Kidney Disease Cat Food

Cats suffering from kidney disease should be on a diet that doesn’t strain their renal system too much. While there are specialist options for kidney disease cat food that you can buy, they’re not always the best choice. Often a fresh, healthy diet is best choice to help cats struggling with kidney disease.

Kidney Disease Cat Food Ragdoll-Cat-Trigg-Eating-Canned-Wet-Food-Out-of-PawNosh-Glass-Pet-Bowls-on-WooPet-Pet-Food-Mat-P1010452

Understanding Chronic Kidney Disease (CKD)

There are two kinds of kidney disease in cats – acute renal failure and chronic renal failure. Chronic Kidney Disease (sometimes called Chronic Renal Disease) is a sustained, long-term issue that is very serious – it’s one of the leading causes of cat death.

Most kitties with chronic renal failure are the ones that need to be put on a restricted diet.

CKD has several causes, but one of the most common is dry food (kibble). And this is all down to the moisture content of food.

The symptoms of CKD include:

  • Change in the cat’s appetite
  • Weight loss
  • Poor hair quality
  • Bad breath
  • An increased amount of urine
  • Vomiting
  • Noticeable dehydration with increased thirst
  • Diarrhea

The problem with CKD is that it’s a slow burner. You may not notice symptoms in your cat until they lose 60-70% of their working kidney tissue. So by that point, it becomes imperative that you act fast. 

Adored Beast, a company that sells cat health products, has a guide on the stages of kidney disease in cats and various ways to manage it, including dietary changes.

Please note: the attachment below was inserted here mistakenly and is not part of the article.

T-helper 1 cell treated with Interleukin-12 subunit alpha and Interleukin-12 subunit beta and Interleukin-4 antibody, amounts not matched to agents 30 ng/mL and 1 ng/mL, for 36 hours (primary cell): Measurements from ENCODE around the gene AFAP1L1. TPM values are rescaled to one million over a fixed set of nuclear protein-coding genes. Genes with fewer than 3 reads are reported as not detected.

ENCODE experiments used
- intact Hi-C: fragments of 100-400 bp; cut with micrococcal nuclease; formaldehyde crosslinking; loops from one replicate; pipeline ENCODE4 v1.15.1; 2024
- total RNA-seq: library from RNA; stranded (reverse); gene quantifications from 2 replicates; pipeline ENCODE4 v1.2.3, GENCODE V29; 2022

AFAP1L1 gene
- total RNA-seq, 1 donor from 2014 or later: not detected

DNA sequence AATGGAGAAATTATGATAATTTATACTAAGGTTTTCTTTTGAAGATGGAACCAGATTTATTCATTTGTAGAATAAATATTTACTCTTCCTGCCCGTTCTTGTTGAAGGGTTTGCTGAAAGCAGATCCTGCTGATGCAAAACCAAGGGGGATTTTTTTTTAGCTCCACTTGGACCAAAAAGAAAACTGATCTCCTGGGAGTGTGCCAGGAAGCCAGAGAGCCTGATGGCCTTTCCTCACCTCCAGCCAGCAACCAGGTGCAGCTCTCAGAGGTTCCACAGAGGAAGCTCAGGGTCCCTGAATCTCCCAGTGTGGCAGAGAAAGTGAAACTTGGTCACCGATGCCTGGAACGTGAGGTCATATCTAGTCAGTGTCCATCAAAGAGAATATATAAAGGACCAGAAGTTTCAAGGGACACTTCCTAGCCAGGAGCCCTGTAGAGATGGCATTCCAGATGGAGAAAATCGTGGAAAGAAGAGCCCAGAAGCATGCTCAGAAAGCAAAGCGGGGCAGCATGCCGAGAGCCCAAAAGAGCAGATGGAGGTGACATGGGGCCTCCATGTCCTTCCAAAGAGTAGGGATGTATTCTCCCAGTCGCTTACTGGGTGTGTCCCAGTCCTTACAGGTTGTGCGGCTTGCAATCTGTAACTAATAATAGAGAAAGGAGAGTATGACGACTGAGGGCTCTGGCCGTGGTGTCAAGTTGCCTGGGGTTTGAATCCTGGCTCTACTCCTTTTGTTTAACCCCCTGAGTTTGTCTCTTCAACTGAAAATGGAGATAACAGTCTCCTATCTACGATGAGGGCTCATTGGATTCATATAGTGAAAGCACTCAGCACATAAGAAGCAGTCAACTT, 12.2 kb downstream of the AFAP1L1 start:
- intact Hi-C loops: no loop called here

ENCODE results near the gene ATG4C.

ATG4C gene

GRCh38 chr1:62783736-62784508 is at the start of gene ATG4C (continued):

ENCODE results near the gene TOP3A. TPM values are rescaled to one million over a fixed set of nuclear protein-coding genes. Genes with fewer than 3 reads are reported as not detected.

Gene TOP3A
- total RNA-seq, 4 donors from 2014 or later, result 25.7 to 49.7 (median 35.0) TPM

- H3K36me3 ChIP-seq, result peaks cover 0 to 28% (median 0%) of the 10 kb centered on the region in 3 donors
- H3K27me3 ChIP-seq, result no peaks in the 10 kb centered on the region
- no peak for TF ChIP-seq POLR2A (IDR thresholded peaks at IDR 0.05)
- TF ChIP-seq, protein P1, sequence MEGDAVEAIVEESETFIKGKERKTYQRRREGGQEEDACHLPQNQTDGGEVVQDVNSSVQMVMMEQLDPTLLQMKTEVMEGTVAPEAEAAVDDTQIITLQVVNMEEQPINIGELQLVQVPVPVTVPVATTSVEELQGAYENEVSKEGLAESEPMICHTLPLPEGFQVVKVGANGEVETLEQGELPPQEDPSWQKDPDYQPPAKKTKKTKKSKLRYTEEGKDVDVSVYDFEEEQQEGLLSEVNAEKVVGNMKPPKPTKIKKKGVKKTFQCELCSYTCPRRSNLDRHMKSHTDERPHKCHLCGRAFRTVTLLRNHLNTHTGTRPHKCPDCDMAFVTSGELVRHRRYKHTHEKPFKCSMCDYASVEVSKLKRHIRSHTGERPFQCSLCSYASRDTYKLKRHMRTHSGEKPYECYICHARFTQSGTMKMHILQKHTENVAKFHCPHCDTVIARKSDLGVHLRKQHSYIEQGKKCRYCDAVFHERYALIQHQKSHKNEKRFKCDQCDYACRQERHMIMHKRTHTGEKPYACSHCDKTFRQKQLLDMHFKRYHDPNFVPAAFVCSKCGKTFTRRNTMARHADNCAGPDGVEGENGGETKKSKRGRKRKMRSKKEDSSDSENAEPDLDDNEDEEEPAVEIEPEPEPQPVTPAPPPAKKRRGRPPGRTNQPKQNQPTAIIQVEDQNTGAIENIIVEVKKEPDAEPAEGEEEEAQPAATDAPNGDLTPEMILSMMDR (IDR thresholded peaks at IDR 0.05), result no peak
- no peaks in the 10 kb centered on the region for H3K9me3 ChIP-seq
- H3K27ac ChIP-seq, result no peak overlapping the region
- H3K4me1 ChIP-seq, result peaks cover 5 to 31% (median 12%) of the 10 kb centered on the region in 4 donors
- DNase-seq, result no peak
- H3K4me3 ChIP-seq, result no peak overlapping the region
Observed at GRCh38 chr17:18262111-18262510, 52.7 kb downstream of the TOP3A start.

And that’s because it may require a particular cat food diet to help your cat perform the necessary renal functions.

The Links Between Diet and CKD

Cats don’t tend to drink much water. Instead, they get the moisture they need from their food rather than a water bowl. And yet dry cat food has a very low moisture content – around 10%. That’s not enough, and while you can provide a kitty water bowl, your cat may not get the water they need to stay healthy.

Yet dry food is still prevalent. It’s a cheap and easy option for many cat owners, which is why so many cats are fed kibble even though it’s not the best choice for them.

If you are trying to avoid kidney problems, it is essential to remember that you want to have food that is high in moisture but with a low phosphorus and low sodium content.

If you’re already having issues and are looking for diets for cat kidney problems, then you’ll want to pay particular attention to the phosphorus and sodium content and keep that as low as possible. At this point, dry food should not be an option (unless your kitty is completely refusing to eat – sometimes it’s more important to eat than not).